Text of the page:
Jun 29,2007 00:00
Mike Lee - CNS
KEY WEST, Fla. - With the start of hurricane season, meteorologist Matt Strahan regularly scans computer screens for signs of a storm brewing near this famously carefree island.
Strahan figures that few of the people he is there to protect are as worried as he is about a less imminent but far-reaching threat: Global warming is causing the world's oceans to expand, and they gradually could swallow coral reefs such as Key West.
Likewise, rising sea levels could haunt dozens of coastal cities, including San Diego, San Francisco, Boston and New York.
Global warming is expected to increase the frequency and intensity of extreme weather events such as floods, droughts and hurricanes. Rising temperatures likely will damage fisheries, increase heat-related deaths, hasten the spread of infectious diseases and alter where crops can grow.
Government agencies, politicians and activists are slowly ramping up their efforts to adapt to these projected changes. No national program exists to coordinate such a monumental mission, so the work largely has fallen to state and local governments.
Like most of the country, Southern California region has yet to create a comprehensive plan for coping with global warming.
"We are just seeing so many areas at the local level that we probably would need to do some sort of serious rethinking about," said Linda Giannelli Pratt, a climate change expert for the city of San Diego. "It's still a little fuzzy."
Water is a major focal point: securing enough drinking water, improving flood control and dealing with sea levels that many scientists expect will rise 1 foot to 3 feet during the next century.
Solutions may include building floating docks that can rise with ocean levels, extending sea walls, adding stricter rules to protect coral reefs and retreating from the coast through new zoning regulations.
Researchers also are developing drought-resistant crops and urging the public to conserve more water.
"The first thing to realize is that proactive adaptation is going to be far less expensive than reactive adaptation," said Stephen Mulkey, the science adviser to the Century Commission for a Sustainable Florida, a state panel assessing climate change.
"We are going to have to make an upfront investment with imperfect insight."
Since at least the early 1990s, U.S. scientists have predicted the need for adapting to climate change. Their warnings didn't gain much traction.
That's partly because of the Bush administration's hesitance to address global warming. Also, some environmentalists believe that focusing on adaptation would undermine efforts to curb pollutants that contribute to climate change.
While it may be possible to stall the worst effects of climate change, the amount of greenhouse gases already in the atmosphere likely will alter Earth's climate for decades.
"We're at the point where we have to do both (mitigation and adaptation)," said Peter Altman, a climate change analyst for the National Environmental Trust in Washington, D.C. "We know that we are going to see more changes and that the U.S. is simply not ready."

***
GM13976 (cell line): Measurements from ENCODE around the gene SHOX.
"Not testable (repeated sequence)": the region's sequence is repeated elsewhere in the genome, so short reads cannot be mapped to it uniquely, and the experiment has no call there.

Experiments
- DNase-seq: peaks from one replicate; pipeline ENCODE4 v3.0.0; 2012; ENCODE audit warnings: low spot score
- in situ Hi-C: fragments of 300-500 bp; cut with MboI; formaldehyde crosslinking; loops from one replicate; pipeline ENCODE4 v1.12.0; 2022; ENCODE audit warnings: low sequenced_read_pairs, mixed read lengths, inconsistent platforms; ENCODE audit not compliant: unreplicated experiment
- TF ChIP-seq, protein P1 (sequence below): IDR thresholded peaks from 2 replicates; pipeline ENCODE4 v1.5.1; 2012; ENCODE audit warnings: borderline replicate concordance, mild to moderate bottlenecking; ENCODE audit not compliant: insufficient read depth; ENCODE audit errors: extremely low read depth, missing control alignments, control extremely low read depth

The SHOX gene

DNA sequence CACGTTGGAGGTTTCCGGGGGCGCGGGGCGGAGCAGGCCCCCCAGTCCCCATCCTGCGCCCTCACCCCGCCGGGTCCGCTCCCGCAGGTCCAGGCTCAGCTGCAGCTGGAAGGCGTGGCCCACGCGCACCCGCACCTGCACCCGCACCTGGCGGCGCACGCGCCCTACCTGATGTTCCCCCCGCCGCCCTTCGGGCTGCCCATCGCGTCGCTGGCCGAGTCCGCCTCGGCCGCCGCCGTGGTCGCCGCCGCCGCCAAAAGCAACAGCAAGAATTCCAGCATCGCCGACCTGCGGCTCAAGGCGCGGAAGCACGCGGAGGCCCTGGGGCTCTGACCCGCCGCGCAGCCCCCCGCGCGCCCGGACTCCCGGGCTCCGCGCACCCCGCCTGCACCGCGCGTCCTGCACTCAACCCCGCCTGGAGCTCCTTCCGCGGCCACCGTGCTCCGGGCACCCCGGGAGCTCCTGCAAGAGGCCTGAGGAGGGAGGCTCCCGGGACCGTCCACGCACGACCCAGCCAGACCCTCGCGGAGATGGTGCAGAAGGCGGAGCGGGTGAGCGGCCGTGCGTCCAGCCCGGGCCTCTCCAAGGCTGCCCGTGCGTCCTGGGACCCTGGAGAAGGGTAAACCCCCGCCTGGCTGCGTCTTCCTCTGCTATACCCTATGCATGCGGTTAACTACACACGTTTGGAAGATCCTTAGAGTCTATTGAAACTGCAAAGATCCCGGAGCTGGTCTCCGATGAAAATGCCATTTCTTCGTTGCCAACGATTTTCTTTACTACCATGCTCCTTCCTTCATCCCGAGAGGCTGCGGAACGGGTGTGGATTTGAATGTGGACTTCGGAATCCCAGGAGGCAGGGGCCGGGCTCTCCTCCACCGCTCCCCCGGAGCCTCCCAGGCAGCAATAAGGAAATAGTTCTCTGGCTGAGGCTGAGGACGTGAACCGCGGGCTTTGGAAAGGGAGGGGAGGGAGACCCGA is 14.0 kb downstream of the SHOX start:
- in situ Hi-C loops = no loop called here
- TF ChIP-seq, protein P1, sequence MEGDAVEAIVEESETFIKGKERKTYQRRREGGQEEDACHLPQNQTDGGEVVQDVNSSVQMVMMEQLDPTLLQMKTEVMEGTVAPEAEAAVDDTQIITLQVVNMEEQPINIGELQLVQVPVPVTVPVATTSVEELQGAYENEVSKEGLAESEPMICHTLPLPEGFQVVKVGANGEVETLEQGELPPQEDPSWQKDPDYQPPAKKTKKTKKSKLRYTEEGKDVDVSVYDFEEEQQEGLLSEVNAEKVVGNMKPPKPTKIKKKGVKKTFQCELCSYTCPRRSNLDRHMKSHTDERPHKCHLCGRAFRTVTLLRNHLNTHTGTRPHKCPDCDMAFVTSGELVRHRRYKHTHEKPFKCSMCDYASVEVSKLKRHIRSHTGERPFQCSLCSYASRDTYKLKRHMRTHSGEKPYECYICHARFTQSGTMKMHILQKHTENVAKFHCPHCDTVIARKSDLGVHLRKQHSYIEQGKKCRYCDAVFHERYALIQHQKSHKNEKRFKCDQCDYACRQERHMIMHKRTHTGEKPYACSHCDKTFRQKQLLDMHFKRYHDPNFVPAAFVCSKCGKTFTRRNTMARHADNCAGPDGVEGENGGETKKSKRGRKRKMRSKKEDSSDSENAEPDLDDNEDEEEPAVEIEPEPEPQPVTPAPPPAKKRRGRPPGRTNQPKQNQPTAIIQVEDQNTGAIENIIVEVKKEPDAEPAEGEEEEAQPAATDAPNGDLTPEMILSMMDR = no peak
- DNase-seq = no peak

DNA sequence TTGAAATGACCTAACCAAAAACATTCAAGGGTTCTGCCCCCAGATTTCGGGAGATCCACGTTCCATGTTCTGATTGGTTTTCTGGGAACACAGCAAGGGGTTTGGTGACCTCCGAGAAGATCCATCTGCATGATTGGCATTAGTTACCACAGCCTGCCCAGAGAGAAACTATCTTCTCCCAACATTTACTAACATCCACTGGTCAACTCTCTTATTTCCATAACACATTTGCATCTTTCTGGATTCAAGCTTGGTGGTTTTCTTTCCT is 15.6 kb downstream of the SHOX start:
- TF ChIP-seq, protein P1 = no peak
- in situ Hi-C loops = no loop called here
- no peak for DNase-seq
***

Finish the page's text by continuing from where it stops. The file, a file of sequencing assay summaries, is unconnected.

In Sacramento, Gov. Arnold Schwarzenegger is pushing to build more reservoirs. Schwarzenegger links his proposal to scientists' predictions that the Sierra snowpack, a major source of drinking water statewide, will diminish in coming years.
In the Legislature, the Assembly passed a bill this month that requires local governments along the coast to consider the impacts of sea level rise when amending their general plans. The legislation is awaiting Senate action.
"If we bury our heads in the sand on this one, we may drown," said Assemblyman John Laird, D-Santa Cruz, who wrote the bill.
Few places in North America are more vulnerable to climate shifts than South Florida. The pancake-flat region is perched just a few feet above sea level.
Droughts coupled with rising sea levels increase the chance of saltwater infiltrating and contaminating the state's aquifers.
That's just one of the state's many challenges related to global warming.
For example, warming ocean water has damaged coral reefs, which act as nurseries for the Atlantic's food chain and as a pot of gold for Florida's maritime tourism industry.
The reefs have massive dead zones where once-vibrant undersea gardens are now eerily vacant, said Billy Causey, a federal oceans official based in Florida.
The administration of President Bush recently proposed legislation that calls for better management of the nation's reefs in light of climate change. Congress has yet to embrace the cause.
Across the country from Florida, San Francisco Bay's water level has risen about 7 inches in the past 150 years, said Will Travis, executive director of the San Francisco Bay Conservation and Development Commission.
Like many coastal zones, the Bay Area is susceptible to damage caused by rising water levels. Its shorelines have been extended with dredge spoils, then covered with warehouses, office parks and other buildings.
Potential remedies include extending sea walls in some areas and discouraging development in others.
"We are trying to sort out as a society how ... we get from here to there," Travis said.
In Washington state, university researchers have teamed with King County Executive Ron Sims to write a handbook for local governments regarding climate adaptation strategies.
"There is very little guidance on where to find relevant information about the impacts of climate change or how to go about preparing for them," said Amy Snover, assistant director of the University of Washington's Center for Science in the Earth System.
Apart from the handbook, Sims is pushing for far greater use of recycled water. He sees it as a measure against potential drought, even in the famously wet region.
© Copley News Service